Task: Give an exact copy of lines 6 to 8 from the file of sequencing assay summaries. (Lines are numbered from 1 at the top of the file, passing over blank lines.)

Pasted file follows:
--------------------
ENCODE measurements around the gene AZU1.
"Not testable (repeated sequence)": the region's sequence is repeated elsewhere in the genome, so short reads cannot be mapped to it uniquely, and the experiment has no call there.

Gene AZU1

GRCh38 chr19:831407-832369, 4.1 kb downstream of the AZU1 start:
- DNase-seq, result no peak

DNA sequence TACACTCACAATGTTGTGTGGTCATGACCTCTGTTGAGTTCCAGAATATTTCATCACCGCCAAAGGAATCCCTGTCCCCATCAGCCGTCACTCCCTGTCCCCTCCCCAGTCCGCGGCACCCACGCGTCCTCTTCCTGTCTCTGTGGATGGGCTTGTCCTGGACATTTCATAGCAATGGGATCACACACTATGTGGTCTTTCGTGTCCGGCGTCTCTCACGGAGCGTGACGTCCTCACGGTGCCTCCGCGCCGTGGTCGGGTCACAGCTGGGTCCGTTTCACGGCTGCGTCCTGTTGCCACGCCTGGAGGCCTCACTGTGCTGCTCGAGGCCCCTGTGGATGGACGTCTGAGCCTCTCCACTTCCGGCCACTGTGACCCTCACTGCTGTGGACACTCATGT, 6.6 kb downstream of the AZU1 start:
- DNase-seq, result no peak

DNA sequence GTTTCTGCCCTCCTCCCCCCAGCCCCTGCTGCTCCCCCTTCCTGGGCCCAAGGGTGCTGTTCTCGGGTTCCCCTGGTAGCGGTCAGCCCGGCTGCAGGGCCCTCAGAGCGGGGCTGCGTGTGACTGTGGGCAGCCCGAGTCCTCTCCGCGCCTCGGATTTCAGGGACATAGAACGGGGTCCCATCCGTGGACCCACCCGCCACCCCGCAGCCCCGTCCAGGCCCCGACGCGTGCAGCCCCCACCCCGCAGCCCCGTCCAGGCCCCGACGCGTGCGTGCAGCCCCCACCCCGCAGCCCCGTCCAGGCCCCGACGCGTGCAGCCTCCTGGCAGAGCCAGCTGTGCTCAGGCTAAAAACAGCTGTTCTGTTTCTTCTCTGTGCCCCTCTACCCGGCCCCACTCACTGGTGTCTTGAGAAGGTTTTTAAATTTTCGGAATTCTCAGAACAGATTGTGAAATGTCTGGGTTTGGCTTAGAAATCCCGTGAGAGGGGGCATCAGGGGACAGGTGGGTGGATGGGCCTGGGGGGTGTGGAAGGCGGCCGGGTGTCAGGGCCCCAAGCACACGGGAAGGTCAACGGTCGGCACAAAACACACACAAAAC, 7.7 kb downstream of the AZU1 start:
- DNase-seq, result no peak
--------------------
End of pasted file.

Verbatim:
DNA sequence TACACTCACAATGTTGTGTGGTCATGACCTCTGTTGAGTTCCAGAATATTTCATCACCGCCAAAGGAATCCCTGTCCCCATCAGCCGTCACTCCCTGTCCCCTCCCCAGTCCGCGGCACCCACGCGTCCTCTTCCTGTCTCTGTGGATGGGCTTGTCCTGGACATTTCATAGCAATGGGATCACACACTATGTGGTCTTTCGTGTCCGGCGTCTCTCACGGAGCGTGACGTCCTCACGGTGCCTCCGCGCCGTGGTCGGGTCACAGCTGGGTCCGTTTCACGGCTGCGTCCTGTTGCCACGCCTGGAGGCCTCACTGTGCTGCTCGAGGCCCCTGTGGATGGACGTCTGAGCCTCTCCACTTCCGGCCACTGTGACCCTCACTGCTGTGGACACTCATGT, 6.6 kb downstream of the AZU1 start:
- DNase-seq, result no peak

DNA sequence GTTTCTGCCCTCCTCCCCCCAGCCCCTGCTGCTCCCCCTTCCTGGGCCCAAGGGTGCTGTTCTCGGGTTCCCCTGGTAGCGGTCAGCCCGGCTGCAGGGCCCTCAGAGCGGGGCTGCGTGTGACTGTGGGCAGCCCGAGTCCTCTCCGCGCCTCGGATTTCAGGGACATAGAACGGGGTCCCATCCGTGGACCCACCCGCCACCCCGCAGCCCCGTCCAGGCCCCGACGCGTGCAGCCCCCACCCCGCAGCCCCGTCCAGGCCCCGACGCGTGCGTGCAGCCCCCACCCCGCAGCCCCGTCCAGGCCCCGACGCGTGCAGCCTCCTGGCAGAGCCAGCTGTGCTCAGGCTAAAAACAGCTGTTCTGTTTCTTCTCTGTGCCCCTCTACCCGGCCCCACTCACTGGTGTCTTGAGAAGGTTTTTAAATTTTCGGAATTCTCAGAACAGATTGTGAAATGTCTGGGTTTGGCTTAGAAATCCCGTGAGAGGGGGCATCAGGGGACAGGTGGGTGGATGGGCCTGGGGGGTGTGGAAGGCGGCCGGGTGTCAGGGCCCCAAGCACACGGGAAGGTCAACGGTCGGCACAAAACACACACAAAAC, 7.7 kb downstream of the AZU1 start: